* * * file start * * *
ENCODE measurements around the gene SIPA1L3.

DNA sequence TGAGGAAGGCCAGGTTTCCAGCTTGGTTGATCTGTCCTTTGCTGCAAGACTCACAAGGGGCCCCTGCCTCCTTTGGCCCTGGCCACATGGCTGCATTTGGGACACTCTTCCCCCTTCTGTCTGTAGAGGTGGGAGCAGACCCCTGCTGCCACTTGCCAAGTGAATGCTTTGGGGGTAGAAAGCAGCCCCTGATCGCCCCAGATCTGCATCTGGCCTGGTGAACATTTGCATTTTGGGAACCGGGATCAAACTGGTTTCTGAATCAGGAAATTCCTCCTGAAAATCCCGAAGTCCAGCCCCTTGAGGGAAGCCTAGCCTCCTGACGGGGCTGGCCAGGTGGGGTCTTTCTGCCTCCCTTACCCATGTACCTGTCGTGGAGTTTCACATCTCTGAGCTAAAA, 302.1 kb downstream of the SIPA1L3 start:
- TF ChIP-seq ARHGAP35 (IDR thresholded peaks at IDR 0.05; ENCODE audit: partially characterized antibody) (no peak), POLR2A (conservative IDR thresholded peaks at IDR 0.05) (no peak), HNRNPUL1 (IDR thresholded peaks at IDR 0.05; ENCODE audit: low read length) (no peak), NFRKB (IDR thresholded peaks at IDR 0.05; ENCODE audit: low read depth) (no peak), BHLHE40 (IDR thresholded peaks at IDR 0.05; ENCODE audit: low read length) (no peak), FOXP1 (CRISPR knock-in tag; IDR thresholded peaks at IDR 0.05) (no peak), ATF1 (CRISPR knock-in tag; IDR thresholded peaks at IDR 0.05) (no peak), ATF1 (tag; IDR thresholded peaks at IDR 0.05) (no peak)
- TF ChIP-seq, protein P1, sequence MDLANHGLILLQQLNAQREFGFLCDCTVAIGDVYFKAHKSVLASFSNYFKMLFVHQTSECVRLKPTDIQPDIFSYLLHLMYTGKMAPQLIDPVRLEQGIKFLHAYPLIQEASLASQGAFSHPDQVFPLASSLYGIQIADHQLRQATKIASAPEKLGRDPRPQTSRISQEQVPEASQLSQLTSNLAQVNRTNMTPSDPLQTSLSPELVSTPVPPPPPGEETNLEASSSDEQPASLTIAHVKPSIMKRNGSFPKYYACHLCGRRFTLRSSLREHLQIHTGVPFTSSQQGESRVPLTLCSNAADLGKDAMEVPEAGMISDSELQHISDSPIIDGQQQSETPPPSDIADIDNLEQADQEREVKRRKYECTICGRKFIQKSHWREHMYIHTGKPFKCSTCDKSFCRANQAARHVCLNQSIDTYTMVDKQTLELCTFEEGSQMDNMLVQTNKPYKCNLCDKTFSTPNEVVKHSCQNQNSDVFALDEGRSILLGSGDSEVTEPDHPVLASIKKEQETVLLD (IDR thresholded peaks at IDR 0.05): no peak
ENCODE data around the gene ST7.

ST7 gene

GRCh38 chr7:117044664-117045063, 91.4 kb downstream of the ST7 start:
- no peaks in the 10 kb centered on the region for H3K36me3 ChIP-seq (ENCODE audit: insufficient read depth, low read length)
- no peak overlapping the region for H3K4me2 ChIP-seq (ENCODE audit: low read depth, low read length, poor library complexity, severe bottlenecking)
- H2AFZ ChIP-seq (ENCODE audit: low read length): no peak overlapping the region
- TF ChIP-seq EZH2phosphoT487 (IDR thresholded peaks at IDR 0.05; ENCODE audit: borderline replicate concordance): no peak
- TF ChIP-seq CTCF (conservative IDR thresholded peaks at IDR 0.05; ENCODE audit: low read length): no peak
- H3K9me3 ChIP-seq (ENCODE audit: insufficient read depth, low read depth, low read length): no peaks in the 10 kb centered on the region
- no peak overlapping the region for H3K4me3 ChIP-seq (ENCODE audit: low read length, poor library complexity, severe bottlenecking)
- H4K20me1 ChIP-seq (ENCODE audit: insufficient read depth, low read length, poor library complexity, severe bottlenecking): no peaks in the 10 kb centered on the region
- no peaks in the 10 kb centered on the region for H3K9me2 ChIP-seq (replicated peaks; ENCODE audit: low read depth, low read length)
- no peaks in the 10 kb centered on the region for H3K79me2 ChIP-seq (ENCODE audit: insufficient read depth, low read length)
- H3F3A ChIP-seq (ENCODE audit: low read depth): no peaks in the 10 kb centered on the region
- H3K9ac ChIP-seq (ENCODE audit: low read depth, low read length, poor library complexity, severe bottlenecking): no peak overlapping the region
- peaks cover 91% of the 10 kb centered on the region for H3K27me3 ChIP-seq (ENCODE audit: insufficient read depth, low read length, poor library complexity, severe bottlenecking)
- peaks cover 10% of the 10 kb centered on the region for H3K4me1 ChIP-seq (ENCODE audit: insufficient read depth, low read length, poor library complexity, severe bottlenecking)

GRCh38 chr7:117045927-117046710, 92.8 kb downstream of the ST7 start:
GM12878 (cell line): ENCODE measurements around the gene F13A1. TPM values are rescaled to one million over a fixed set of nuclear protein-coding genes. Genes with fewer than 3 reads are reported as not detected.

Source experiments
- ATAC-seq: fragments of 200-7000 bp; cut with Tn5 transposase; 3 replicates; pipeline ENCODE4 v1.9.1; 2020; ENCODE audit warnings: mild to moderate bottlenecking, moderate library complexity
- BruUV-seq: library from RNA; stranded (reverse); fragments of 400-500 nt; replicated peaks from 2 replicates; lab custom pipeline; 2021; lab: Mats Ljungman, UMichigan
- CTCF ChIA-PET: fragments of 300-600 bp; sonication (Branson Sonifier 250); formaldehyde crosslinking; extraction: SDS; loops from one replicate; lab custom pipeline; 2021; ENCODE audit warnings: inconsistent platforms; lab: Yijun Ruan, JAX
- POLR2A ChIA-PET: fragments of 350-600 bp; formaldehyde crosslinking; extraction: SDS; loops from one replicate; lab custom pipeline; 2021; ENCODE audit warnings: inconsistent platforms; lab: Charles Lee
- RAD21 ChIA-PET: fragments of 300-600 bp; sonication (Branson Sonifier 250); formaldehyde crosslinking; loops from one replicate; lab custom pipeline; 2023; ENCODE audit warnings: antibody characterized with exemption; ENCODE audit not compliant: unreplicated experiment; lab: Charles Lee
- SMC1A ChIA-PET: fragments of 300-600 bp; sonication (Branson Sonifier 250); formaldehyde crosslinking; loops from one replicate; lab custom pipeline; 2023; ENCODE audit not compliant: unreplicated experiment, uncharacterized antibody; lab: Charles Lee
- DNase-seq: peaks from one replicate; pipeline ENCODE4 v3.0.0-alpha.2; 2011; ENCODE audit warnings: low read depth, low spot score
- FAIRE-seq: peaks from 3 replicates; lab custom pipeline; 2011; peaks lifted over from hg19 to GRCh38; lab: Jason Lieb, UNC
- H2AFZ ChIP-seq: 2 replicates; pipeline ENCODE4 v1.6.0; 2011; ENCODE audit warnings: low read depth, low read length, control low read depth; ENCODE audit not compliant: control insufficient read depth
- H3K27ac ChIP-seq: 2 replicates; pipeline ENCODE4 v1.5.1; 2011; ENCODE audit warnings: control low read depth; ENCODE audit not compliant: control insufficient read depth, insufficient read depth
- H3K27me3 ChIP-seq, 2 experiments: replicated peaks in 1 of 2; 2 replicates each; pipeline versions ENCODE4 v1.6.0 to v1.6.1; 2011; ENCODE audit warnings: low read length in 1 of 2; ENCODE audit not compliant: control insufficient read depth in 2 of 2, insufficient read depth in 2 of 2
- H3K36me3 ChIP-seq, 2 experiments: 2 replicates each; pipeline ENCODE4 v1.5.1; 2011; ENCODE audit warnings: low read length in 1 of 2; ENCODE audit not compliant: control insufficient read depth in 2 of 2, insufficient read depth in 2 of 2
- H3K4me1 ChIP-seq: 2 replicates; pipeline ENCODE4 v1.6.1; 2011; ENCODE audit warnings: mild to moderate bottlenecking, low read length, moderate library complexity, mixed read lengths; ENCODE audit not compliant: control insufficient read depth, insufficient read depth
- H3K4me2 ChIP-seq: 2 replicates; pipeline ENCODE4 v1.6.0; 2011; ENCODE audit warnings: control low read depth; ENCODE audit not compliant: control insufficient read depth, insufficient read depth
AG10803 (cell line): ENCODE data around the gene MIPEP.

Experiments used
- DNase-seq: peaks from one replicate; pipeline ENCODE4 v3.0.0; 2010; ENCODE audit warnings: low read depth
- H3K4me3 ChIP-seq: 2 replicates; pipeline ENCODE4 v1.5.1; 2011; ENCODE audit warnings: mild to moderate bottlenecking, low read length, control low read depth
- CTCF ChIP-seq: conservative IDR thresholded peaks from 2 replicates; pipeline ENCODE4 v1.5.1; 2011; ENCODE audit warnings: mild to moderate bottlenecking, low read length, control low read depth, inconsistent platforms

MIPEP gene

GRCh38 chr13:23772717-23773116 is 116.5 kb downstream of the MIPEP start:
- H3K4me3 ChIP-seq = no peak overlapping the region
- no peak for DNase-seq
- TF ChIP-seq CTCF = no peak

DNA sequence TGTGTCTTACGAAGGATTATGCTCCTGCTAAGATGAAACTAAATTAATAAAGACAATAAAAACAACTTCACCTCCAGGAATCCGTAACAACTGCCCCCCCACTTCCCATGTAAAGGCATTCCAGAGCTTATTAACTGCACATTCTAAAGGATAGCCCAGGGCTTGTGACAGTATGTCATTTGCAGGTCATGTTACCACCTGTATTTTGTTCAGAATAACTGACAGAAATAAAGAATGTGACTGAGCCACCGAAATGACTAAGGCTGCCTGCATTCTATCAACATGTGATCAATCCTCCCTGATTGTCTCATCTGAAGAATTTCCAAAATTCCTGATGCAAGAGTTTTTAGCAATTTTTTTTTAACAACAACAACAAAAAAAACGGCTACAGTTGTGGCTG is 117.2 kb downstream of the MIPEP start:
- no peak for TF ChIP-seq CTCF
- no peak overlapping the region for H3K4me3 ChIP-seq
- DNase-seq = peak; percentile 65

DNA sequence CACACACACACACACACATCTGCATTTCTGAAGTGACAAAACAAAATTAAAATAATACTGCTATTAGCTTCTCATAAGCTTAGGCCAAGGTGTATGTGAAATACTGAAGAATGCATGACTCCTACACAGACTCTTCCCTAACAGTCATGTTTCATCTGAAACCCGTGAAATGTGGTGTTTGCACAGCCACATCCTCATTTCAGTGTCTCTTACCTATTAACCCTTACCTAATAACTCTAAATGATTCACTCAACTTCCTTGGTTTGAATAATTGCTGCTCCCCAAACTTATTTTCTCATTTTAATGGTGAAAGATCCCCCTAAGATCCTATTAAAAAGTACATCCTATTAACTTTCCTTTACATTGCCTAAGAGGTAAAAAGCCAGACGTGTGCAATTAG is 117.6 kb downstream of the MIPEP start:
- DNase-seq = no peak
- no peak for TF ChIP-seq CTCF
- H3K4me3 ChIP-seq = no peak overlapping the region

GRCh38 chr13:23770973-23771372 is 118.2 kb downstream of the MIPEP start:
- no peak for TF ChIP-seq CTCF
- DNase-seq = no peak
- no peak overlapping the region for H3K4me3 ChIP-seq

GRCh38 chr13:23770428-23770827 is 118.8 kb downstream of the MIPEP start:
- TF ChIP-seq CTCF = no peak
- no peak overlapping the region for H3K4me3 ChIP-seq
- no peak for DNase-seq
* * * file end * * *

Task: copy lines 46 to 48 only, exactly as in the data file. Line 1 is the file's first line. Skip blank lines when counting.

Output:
- H3K4me3 ChIP-seq = no peak overlapping the region
- no peak for DNase-seq
- TF ChIP-seq CTCF = no peak